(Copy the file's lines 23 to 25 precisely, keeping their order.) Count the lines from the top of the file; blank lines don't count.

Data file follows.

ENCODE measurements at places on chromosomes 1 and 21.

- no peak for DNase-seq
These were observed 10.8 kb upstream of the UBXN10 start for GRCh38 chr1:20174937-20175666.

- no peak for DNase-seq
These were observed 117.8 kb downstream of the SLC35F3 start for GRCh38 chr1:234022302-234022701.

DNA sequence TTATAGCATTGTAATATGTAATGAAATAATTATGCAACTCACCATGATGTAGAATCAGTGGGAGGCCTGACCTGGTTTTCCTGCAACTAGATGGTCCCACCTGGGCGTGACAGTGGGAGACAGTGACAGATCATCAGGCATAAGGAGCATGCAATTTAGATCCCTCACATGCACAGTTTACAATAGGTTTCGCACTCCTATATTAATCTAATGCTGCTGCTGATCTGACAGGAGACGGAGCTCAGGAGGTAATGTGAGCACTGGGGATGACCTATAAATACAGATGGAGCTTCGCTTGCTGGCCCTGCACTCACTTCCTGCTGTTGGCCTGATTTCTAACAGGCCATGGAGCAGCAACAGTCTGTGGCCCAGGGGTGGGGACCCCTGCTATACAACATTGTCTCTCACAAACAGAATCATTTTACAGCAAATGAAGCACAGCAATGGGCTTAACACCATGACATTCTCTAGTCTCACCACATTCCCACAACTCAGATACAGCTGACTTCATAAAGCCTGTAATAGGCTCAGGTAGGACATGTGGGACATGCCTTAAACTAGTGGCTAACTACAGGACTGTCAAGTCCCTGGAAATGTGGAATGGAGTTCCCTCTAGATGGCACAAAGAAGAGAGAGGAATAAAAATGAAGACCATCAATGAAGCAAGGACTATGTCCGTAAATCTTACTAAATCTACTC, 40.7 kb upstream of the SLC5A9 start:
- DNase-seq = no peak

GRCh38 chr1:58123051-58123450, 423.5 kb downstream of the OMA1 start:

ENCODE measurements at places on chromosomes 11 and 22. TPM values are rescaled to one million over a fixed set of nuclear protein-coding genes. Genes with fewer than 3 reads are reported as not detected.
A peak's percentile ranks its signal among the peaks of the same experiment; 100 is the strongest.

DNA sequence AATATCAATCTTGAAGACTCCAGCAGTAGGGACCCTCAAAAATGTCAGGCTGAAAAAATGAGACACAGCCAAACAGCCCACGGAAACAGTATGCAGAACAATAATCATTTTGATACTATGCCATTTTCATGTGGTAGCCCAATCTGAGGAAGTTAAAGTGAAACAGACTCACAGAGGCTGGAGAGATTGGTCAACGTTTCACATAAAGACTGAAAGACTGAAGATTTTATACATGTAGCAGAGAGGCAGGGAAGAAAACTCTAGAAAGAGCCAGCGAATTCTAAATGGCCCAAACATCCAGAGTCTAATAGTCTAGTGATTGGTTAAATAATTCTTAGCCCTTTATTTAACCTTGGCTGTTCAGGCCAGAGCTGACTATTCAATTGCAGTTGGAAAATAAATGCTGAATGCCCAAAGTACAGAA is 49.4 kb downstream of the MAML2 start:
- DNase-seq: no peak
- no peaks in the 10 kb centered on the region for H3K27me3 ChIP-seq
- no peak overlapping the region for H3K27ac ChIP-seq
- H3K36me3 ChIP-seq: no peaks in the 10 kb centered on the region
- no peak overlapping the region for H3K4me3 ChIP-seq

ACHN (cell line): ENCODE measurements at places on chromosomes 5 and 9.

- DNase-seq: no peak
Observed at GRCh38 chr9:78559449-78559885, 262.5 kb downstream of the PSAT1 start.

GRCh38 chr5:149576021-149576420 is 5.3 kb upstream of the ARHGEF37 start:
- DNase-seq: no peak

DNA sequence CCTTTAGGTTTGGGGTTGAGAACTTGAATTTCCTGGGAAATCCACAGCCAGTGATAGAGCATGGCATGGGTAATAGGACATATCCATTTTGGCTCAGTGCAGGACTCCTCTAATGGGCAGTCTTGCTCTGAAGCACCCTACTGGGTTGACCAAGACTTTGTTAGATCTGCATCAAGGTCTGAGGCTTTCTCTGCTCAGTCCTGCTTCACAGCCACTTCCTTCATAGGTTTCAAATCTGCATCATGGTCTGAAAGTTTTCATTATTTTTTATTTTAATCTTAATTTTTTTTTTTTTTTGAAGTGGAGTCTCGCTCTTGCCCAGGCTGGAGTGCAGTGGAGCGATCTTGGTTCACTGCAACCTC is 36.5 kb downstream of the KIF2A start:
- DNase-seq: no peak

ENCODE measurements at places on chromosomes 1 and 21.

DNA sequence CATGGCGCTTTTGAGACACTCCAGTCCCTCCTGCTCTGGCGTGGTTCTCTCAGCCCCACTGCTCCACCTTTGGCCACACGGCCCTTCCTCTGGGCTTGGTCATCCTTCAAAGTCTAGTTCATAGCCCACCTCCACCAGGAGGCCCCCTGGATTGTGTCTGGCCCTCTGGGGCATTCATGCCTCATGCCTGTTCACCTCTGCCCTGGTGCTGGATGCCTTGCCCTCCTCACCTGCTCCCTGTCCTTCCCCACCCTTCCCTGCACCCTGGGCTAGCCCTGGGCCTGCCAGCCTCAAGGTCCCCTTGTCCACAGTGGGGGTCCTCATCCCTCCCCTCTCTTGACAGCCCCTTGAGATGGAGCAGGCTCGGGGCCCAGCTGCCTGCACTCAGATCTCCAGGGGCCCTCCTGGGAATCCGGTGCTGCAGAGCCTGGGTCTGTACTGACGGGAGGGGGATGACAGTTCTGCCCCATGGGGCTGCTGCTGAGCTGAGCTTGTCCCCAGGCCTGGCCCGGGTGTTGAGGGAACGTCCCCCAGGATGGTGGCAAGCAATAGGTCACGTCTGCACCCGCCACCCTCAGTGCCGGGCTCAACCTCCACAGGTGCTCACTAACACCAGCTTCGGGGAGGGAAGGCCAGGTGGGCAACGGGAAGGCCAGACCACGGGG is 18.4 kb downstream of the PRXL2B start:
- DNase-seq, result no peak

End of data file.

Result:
- DNase-seq: no peak

ENCODE measurements at places on chromosomes 1 and 21.

DNA sequence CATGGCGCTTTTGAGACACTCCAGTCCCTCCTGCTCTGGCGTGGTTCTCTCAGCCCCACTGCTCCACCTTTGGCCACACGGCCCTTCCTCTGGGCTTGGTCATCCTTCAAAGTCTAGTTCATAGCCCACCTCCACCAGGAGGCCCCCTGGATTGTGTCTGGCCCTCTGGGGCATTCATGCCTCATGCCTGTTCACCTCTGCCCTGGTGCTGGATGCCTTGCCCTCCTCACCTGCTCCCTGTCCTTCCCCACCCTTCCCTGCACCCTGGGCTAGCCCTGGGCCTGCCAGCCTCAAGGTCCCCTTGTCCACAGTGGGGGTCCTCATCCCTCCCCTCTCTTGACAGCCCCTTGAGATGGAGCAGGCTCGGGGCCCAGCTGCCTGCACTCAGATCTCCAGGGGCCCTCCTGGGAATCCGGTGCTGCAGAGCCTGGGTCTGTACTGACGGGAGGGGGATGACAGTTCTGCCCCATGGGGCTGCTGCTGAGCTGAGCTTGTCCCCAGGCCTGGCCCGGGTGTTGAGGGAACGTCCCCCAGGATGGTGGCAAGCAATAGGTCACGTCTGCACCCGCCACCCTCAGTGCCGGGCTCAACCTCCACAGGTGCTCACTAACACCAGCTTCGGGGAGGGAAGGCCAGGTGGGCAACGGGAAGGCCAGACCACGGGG is 18.4 kb downstream of the PRXL2B start: